Basle, Max Hindermann, ca. 1920
Height 129 cm, width 94 cm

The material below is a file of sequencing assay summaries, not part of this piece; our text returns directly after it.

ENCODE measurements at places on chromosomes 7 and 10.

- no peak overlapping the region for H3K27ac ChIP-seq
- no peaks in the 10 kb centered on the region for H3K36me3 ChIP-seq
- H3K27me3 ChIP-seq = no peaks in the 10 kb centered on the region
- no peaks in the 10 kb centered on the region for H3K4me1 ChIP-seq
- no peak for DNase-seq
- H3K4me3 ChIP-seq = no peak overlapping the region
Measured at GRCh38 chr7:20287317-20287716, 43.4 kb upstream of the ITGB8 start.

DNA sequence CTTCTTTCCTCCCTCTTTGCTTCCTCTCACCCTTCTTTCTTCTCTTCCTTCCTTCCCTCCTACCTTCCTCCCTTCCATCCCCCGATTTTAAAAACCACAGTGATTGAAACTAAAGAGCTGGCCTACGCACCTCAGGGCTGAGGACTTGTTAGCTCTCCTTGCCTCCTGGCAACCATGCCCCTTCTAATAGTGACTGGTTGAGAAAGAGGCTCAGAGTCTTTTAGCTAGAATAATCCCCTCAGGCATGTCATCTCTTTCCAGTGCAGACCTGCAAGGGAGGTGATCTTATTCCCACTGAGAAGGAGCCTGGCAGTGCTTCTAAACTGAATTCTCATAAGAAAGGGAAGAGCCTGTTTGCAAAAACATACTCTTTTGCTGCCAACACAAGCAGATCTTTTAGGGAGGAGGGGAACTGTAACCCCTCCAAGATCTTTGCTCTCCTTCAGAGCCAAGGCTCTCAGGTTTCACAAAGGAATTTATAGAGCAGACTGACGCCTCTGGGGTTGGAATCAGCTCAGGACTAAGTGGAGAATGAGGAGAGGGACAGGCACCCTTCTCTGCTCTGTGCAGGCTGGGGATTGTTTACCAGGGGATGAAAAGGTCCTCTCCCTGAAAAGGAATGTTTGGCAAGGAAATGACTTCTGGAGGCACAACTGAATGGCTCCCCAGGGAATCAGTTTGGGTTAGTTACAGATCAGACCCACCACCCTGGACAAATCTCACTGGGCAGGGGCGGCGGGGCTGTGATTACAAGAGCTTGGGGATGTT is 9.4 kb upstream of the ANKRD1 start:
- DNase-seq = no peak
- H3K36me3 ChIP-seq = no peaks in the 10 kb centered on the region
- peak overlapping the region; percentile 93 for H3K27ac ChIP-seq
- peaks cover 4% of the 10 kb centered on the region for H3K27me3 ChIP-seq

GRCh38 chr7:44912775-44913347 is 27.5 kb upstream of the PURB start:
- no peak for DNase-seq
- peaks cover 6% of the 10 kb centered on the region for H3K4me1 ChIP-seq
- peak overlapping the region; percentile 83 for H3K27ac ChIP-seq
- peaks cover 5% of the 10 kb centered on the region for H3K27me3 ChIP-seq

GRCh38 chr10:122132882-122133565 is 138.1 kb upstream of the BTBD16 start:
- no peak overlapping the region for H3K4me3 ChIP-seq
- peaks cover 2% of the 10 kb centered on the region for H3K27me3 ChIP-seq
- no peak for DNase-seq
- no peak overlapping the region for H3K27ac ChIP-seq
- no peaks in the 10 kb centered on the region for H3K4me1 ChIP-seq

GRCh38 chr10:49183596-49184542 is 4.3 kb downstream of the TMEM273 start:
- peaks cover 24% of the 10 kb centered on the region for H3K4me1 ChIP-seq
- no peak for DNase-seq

The firm of Julius Kolz built primarily mail coaches, mail wagons and commercial vehicles. They built hardly any luxury coaches, although Kolz supplied other coachbuilders with parts for luxury coaches. One wagonette, of the luxury vehicles built by Kolz, is preserved in the collection at Brüglingen. The Swiss postal service ordered its vehicles as a rule from small and medium sized firms, and sometimes even from rural smiths and cartwrights. The plans and exact specifications were laid down by the post office. The name plate shows how important the custom of the post office was to Kolz, since a motor driven parcels van is shown. The name plate is particularly important in illustrating the transition from coach building to motor vehicle body construction. Until well into the 1930s the motor car producer often supplied only the chassis, on which the bodywork maker erected a piece of traditional coach building. The frame of the body was made of ashwood and covered in sheet steel, or later aluminium.